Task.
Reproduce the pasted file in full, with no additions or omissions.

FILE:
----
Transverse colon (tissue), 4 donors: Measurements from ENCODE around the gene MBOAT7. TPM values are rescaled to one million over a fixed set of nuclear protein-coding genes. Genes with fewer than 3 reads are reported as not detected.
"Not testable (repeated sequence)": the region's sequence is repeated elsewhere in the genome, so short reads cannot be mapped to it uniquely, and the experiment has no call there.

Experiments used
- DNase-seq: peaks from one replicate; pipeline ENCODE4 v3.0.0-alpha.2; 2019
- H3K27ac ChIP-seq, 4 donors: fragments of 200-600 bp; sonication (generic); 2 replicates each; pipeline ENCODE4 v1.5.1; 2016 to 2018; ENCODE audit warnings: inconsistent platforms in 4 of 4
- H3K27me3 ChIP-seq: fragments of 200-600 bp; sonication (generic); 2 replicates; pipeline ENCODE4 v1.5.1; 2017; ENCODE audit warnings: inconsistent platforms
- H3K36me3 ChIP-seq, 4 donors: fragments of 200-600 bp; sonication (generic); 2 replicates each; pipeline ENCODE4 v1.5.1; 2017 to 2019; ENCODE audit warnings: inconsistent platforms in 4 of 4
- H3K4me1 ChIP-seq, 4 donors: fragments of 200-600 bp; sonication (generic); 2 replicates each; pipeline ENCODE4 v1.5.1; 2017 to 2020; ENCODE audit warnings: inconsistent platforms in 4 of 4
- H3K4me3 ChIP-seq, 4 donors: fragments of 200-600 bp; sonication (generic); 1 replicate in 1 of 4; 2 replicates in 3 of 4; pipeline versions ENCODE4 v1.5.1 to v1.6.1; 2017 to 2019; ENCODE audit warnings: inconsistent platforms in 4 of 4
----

Transverse colon (tissue), 4 donors: Measurements from ENCODE around the gene MBOAT7. TPM values are rescaled to one million over a fixed set of nuclear protein-coding genes. Genes with fewer than 3 reads are reported as not detected.
"Not testable (repeated sequence)": the region's sequence is repeated elsewhere in the genome, so short reads cannot be mapped to it uniquely, and the experiment has no call there.

Experiments used
- DNase-seq: peaks from one replicate; pipeline ENCODE4 v3.0.0-alpha.2; 2019
- H3K27ac ChIP-seq, 4 donors: fragments of 200-600 bp; sonication (generic); 2 replicates each; pipeline ENCODE4 v1.5.1; 2016 to 2018; ENCODE audit warnings: inconsistent platforms in 4 of 4
- H3K27me3 ChIP-seq: fragments of 200-600 bp; sonication (generic); 2 replicates; pipeline ENCODE4 v1.5.1; 2017; ENCODE audit warnings: inconsistent platforms
- H3K36me3 ChIP-seq, 4 donors: fragments of 200-600 bp; sonication (generic); 2 replicates each; pipeline ENCODE4 v1.5.1; 2017 to 2019; ENCODE audit warnings: inconsistent platforms in 4 of 4
- H3K4me1 ChIP-seq, 4 donors: fragments of 200-600 bp; sonication (generic); 2 replicates each; pipeline ENCODE4 v1.5.1; 2017 to 2020; ENCODE audit warnings: inconsistent platforms in 4 of 4
- H3K4me3 ChIP-seq, 4 donors: fragments of 200-600 bp; sonication (generic); 1 replicate in 1 of 4; 2 replicates in 3 of 4; pipeline versions ENCODE4 v1.5.1 to v1.6.1; 2017 to 2019; ENCODE audit warnings: inconsistent platforms in 4 of 4